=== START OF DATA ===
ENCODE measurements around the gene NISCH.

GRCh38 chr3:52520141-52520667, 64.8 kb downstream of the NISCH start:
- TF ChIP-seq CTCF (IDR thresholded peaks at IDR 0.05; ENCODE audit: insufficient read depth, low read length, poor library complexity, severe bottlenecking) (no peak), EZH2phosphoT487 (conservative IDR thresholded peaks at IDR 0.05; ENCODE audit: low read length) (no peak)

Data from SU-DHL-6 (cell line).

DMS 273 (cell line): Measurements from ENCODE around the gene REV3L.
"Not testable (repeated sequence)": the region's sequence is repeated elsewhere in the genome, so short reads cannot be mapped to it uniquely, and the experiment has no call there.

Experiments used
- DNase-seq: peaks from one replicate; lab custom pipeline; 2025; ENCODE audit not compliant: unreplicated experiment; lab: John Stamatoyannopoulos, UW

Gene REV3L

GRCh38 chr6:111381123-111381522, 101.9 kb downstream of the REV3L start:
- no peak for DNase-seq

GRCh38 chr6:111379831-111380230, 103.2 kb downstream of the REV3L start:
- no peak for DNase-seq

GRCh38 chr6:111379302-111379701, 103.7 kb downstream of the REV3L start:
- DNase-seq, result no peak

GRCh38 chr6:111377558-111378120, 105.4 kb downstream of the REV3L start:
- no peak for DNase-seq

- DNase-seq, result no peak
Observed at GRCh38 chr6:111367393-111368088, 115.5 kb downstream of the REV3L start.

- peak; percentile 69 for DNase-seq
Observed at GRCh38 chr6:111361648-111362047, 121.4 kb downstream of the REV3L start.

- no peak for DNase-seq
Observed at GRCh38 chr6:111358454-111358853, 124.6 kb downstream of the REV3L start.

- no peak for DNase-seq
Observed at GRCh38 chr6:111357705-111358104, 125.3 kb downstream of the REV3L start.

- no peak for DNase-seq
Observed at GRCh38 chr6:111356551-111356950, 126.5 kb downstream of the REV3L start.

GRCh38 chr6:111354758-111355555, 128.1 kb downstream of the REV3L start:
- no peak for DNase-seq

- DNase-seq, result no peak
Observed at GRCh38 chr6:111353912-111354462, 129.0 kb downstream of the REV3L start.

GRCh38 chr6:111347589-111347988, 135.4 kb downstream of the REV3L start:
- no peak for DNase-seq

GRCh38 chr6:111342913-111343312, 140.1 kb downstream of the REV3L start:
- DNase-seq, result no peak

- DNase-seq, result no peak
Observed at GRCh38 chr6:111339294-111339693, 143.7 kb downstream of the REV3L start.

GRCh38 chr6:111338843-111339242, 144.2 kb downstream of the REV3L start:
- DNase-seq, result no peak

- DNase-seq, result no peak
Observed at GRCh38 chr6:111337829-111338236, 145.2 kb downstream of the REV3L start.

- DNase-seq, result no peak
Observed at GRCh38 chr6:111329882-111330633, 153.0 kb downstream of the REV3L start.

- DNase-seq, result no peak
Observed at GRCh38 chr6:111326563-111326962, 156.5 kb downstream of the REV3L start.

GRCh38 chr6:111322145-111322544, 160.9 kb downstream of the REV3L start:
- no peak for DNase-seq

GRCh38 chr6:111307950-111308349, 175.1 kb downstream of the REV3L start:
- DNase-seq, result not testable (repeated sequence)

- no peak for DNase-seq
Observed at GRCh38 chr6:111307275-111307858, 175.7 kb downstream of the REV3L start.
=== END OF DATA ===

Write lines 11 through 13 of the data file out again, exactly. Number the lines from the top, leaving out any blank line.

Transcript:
- no peak for DNase-seq

GRCh38 chr6:111379831-111380230, 103.2 kb downstream of the REV3L start:
- no peak for DNase-seq